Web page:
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How to Prepare for an Eye Exam

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Booking an eye exam appointment online on a computer laptop.

Eye exams are critical to maintaining eye health. To make the most of the time with your optometrist, preparing for your appointment can ensure you don’t forget essential questions or details to share.

Bringing a list of questions, notes, and previous prescriptions can help start your eye exam armed with vital information.

What to Bring to an Eye Exam?

By preparing for your eye exam, you can avoid forgetfulness. It all begins at the time of scheduling your appointment. When booking your visit, mention any eye concerns, such as digital eye strain or dry eyes to help your doctor perform the appropriate tests.

You should bring:

  • Lists of medications and supplements you’re taking
  • Family history information
  • Current contact lenses, glasses, and prescriptions
  • Sunglasses for your trip home after a dilated eye exam to help with light sensitivity
  • Insurance information

Questions to Ask Yourself Before Your Eye Exam

Before your eye exam, it helps to do some self-reflection to identify any symptoms you may have brushed off. Some questions you can ask yourself include:

  • Have I noticed blurry vision, light sensitivity, poor night vision, or double vision?
  • Do I struggle with judging distances or have issues with depth perception?
  • Does my vision prohibit me from doing certain things, such as driving, reading, or other activities?
  • How do I take care of my contact lenses? Am I wearing and sanitizing them as I should?
  • Have I had any new health issues since my last optometrist visit?
  • Does my family have a history of eye conditions like cataracts or glaucoma?

Even if you have an impressive memory, jotting down some notes can ensure you remember any concerns you need addressed.

A close-up of a black pen and a piece of paper with numbers to of questions

Questions to Ask Your Optometrist

Your optometrist is a knowledgeable professional who can answer questions about your eyes and general eye care. Some questions you may want to ask at your next eye exam include:

  • What are my options for improving my vision?
  • Are there changes in my eye health that I should be aware of?
  • Am I a candidate for laser vision correction?
  • Should I be on the lookout for anything specific regarding my eye health?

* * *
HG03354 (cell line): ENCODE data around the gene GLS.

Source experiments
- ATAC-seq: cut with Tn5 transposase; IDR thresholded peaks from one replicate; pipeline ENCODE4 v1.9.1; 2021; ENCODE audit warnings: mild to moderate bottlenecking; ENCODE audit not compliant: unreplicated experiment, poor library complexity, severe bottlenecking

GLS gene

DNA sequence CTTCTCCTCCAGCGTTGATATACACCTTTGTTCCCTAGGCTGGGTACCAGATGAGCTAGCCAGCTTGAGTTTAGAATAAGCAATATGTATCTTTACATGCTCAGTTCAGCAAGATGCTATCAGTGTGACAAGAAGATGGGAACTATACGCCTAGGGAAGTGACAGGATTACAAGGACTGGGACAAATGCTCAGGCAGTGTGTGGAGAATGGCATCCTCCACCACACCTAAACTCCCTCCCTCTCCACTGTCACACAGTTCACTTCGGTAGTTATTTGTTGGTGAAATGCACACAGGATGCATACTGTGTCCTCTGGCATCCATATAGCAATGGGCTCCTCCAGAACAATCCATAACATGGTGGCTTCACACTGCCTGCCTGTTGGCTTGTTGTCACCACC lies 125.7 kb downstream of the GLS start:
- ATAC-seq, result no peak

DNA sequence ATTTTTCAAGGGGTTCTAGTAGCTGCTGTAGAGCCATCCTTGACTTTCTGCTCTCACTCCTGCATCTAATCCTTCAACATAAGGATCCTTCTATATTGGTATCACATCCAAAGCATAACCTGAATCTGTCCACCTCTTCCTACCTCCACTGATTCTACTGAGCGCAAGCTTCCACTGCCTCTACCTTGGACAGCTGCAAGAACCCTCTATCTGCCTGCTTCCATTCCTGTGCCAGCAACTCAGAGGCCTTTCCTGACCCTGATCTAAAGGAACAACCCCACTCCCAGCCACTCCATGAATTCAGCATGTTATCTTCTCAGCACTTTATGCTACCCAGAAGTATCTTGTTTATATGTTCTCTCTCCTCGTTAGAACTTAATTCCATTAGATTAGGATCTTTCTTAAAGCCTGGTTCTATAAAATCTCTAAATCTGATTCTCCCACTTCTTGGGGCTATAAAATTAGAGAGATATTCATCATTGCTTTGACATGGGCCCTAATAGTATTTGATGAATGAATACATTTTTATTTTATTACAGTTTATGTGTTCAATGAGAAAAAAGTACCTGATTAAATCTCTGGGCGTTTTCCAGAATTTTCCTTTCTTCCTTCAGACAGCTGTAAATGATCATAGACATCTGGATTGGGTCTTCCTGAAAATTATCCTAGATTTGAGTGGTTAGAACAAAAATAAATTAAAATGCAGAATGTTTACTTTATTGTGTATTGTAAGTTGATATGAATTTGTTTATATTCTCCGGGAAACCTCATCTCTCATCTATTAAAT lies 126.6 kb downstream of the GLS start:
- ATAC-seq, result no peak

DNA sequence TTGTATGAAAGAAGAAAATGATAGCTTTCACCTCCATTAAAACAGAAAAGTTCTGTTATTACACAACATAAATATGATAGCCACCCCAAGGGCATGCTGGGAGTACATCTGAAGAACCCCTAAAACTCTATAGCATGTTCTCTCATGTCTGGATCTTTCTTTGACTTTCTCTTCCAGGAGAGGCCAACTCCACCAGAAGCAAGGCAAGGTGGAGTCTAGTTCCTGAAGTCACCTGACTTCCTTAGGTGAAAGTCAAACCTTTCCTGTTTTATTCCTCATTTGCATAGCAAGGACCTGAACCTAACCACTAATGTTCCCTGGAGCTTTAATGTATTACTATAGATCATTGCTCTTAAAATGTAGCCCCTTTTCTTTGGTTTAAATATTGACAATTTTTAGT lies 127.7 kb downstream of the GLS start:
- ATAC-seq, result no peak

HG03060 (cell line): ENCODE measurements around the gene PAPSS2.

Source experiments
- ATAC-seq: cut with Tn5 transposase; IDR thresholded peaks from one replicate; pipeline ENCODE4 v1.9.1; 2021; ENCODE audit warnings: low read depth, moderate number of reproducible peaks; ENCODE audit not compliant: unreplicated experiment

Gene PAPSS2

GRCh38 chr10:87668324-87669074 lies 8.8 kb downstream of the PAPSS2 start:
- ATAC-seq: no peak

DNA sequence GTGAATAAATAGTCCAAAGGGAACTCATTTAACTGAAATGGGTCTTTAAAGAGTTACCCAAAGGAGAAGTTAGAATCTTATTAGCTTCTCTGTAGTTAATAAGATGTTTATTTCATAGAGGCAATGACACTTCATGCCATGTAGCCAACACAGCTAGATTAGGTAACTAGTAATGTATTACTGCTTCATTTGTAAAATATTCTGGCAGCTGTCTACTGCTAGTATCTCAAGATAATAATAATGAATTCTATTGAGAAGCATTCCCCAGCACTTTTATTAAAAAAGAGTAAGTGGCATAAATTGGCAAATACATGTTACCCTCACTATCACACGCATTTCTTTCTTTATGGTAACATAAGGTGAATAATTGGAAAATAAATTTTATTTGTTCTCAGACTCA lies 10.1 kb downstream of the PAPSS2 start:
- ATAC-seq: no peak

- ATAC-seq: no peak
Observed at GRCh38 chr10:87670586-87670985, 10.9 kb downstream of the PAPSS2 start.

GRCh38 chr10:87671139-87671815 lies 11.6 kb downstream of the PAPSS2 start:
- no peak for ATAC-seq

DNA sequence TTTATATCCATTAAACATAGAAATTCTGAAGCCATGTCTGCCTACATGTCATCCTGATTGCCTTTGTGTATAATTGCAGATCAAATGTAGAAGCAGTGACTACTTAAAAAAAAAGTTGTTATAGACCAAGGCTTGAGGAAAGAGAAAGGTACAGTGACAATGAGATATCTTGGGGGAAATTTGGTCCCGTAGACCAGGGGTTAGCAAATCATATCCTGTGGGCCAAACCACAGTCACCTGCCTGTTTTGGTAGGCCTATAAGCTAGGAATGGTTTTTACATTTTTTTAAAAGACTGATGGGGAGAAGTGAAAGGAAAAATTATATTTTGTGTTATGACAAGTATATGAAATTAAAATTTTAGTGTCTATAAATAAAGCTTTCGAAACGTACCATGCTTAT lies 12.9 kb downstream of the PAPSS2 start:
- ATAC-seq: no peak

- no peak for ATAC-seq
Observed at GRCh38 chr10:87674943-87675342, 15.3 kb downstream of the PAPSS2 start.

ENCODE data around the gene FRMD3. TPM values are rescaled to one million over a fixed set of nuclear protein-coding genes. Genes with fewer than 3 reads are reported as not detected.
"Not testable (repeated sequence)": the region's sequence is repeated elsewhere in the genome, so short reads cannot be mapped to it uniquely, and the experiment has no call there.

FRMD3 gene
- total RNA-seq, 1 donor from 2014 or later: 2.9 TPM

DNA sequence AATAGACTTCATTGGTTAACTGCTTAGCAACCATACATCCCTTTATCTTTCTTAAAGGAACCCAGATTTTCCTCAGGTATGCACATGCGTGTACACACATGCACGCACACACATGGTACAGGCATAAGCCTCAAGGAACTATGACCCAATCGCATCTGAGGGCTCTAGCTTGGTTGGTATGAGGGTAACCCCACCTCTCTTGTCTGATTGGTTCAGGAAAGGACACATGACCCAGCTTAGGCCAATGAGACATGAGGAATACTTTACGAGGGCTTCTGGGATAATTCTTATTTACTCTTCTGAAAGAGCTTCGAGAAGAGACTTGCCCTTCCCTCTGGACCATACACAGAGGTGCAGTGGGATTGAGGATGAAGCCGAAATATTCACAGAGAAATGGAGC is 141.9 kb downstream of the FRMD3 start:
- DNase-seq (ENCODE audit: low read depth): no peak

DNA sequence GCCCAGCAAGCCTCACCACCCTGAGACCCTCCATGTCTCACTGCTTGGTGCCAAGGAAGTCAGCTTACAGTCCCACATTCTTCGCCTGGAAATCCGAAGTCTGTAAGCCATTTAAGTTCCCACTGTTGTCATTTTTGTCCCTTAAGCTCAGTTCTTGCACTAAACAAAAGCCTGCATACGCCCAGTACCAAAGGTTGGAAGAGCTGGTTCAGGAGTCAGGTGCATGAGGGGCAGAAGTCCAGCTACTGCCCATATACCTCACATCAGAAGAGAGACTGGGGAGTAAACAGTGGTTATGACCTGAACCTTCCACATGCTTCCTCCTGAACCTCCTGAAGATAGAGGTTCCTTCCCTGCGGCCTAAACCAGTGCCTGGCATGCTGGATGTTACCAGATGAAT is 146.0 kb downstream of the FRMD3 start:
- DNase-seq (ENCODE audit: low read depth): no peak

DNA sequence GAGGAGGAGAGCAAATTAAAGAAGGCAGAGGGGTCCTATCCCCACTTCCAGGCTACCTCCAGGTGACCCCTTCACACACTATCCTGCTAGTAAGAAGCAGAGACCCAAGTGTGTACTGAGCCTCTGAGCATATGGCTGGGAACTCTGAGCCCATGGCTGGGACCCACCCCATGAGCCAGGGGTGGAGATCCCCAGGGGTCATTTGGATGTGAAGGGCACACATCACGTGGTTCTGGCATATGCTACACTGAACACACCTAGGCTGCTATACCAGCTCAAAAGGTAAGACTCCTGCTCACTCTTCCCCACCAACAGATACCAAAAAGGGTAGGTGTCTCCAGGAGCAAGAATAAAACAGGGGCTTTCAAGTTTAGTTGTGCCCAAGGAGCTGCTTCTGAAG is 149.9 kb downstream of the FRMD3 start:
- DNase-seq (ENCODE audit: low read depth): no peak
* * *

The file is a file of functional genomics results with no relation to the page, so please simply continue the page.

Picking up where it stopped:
• How many hours can I wear my contact lenses?
  • Are my current contact lenses the best option for a change in lifestyle and wear?
  • How can I protect my vision?
  • Should I be doing anything specific to care for my eyes?

Scheduling an eye exam is important for preventative eye care. If we can detect eye symptoms or conditions in their early stages, we can begin treatment and help slow the progression of eye problems.

How Often Should You Have an Eye Exam?

Your optometrist will recommend an eye exam schedule depending on the eyes, your family history of eye conditions, and risk factors to detect signs and symptoms early. As a general guideline:

  • Those under 18 should have their eyes examined every year
  • Adults should have a comprehensive eye exam every 2 years
  • Those 65 and older should schedule annual eye exams

If you have medical conditions that can affect the eyes, such as diabetes or other conditions, your optometrist may recommend more frequent testing to closely monitor your vision.

What to Avoid Before Your Eye Exam

You know what to do to prepare for your eye exam, but there are also things you should avoid to make yourself most comfortable.

Avoid Tiring Out Your Eyes

Your eye exam consists of a series of short tests that are relatively simple, but eye fatigue can get in the way of your comfort. Digital eye strain is one of the most prevalent factors related to eye fatigue. If you’re coming in for your eye exam immediately after your work day, try to practice the 20-20-20 rule throughout the day to overcome tired eyes.

Avoid Caffeine

Morning appointments may be the perfect solution for caffeine lovers. Coffee may give you a short rise in blood pressure. Annual eye exams may detect spikes in blood pressure, and the measurements of some tests may be inaccurate, indicating you have an eye condition you may not have. It’s best to put off your morning espresso until after your appointment.

Prepare for a Successful Eye Exam

A successful eye exam begins during preparation. If you’re due for your next eye exam, contact Dr. Henslick and the team to schedule an appointment.

Written by Total Vision

At Total Vision, we pride ourselves on ensuring healthy eyes for the whole family and work hard to help all our patients look, feel, and see better. With many locations throughout California, we continue to set new industry standards for professionalism and quality. We empower all our partners to offer leading-edge testing, treatment, and eyewear. With the support of our entire network behind each care provider, patients all over the state can enjoy consistent quality and incredible value.
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